I was recently interviewed via email by Marnie Eisenstadt at Syracuse Media, who wrote a full-length article about my stance on “affirmative consent” policies. She misquotes me a little bit in the third paragraph (you can see how the way she leads in to my answer in her article doesn’t match up to how she leads in to my answer in our interview), but the rest of it is pretty accurate.
Overall, I’m grateful she took the time to interview me. As usual, the comments on the article are mostly in favor of my stance. Below is the full Q&A session.
1. How does affirmative consent affect male students differently than female students? Why?
Affirmative consent policies tend to trivialize or deny the impact of body language in demonstrating consent, sometimes strongly suggesting that verbal consent is necessary. A school that defines consent in such a way will unreasonable expand the definition of sexual assault in a way that will inevitably punish the wrongly accused and open the door for false accusations (which in turn harm victims of sexual assault).
Some affirmative consent policies are also bundled with other elements that further weaken due process. For example, California’s affirmative consent law SB 967 also requires by law that universities use a “preponderance of evidence” standard in adjudicating sex-assault accusations. This is a low standard of evidence that – when combined with a strong lack of numerous other critical safeguards afforded the accused in both civil and criminal trials – has no place in any official adjudication of sexual assault.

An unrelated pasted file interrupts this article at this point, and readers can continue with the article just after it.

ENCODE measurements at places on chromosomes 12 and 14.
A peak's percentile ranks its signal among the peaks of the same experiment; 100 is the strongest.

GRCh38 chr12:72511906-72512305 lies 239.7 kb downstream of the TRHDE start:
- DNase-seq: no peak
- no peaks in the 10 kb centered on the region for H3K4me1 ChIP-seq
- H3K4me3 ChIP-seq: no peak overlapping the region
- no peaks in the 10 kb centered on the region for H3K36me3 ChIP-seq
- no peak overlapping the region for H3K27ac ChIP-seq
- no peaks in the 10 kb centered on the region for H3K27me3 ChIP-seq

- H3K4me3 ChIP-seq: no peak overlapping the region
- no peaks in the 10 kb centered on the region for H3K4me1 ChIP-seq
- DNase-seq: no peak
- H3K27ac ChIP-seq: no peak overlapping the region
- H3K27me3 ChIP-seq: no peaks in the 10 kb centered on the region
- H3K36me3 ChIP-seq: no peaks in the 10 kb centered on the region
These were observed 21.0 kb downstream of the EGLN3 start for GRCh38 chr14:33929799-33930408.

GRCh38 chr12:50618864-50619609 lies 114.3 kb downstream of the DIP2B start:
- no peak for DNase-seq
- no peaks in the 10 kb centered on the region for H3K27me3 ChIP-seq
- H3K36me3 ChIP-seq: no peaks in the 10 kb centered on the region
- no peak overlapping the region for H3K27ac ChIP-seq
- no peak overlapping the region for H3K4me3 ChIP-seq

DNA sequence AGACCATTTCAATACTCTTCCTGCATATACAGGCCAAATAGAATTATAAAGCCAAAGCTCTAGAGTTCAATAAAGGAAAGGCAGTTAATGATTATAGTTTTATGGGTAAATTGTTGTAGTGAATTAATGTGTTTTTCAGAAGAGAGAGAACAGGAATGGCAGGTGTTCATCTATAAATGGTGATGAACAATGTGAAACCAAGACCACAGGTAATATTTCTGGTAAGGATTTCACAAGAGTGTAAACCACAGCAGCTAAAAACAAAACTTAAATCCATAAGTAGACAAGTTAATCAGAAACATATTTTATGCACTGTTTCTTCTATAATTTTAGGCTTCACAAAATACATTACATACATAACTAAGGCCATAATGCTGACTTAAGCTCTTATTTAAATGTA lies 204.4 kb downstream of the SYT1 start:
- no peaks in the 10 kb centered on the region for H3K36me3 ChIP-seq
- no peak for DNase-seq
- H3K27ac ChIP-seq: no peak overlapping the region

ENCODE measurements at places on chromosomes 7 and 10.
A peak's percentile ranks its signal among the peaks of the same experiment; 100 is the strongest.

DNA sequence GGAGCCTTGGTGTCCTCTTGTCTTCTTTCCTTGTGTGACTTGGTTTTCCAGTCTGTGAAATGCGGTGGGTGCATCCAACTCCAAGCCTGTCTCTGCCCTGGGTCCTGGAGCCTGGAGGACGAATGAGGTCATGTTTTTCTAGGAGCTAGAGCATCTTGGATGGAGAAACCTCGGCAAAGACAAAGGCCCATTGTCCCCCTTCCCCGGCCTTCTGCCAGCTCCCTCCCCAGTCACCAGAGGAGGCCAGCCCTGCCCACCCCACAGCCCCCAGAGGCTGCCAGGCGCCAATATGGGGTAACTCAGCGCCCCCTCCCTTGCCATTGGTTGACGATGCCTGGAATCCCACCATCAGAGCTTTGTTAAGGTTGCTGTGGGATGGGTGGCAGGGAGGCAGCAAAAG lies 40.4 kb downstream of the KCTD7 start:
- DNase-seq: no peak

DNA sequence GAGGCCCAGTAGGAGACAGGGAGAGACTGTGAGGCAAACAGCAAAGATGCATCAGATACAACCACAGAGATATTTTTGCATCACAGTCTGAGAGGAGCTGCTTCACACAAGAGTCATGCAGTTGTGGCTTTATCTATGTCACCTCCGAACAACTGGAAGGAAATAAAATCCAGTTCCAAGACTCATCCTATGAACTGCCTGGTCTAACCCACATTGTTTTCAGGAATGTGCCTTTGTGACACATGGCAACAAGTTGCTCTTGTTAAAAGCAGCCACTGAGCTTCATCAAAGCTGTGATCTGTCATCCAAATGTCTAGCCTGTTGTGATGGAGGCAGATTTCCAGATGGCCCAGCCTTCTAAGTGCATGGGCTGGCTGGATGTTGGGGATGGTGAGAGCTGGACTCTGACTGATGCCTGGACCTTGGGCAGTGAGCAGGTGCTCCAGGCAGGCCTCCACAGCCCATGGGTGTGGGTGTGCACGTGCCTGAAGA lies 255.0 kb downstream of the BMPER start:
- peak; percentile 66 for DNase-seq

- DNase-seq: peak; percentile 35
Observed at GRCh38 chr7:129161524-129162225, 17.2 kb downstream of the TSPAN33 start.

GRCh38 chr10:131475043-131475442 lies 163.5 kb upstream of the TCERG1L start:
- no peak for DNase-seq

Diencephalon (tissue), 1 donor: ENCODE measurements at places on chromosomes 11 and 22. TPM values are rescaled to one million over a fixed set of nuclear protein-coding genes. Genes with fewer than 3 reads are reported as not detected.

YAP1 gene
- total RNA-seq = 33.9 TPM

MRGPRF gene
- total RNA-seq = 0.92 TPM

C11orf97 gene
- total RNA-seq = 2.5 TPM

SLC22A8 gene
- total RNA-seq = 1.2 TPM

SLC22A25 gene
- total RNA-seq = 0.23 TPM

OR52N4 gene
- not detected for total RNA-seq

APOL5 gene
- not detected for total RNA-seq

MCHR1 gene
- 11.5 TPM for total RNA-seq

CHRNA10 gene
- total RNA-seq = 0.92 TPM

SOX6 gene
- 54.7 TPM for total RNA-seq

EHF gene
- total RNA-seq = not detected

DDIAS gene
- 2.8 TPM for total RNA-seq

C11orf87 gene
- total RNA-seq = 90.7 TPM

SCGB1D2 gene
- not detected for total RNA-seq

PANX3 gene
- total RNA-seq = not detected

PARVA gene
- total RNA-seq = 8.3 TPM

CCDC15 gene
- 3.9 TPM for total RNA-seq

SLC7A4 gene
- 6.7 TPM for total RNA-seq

2. Do you have any examples of how this has gone awry elsewhere? Lawsuits?
I am not aware of any lawsuits that have occurred concerning affirmative consent policies (likely because their widespread adoption is somewhat of a new thing), but that does not necessarily mean they have not been filed. We are always looking for new information to expand our lawsuits database. As more schools adopt these policies, the probability significantly increases that we will see a lawsuit against the school in the future.
3. What would be a better way of addressing college sexual assault?
Let the professionals in the criminal justice system handle sexual assault. They have far greater investigatory and prosecutorial power than campus bureaucrats. Also, the very nature of the criminal justice system gives the topic of sexual assault the sense of gravity that the nature of the crime requires; for example, universities refer to sexual assault as “student misconduct,” a characterization that minimizes the gravity of a victim’s experiences.
Anti-due process advocates often paint a picture of a justice system that almost never convicts rapists even when strong evidence suggests otherwise. They then use this as a rationalization to erode due process, but oftentimes these claims are either flat out untrue or are radical distortions of the truth.
4. Can you give me a little background about yourself, your website and a pic of you?
I’m a former English instructor in the A&M system. I founded my website and organization to fill a vacuum in the public conversation on educational equity. Lately, I have worked to recruit and network with people to build critical resources that advocates across the United States can use. For attorneys and advocacy groups concerned with due process, for example, I have constructed our lawsuits database.
Here is a picture of me from a keynote presentation at the KSU Male Students in Peril conference last year.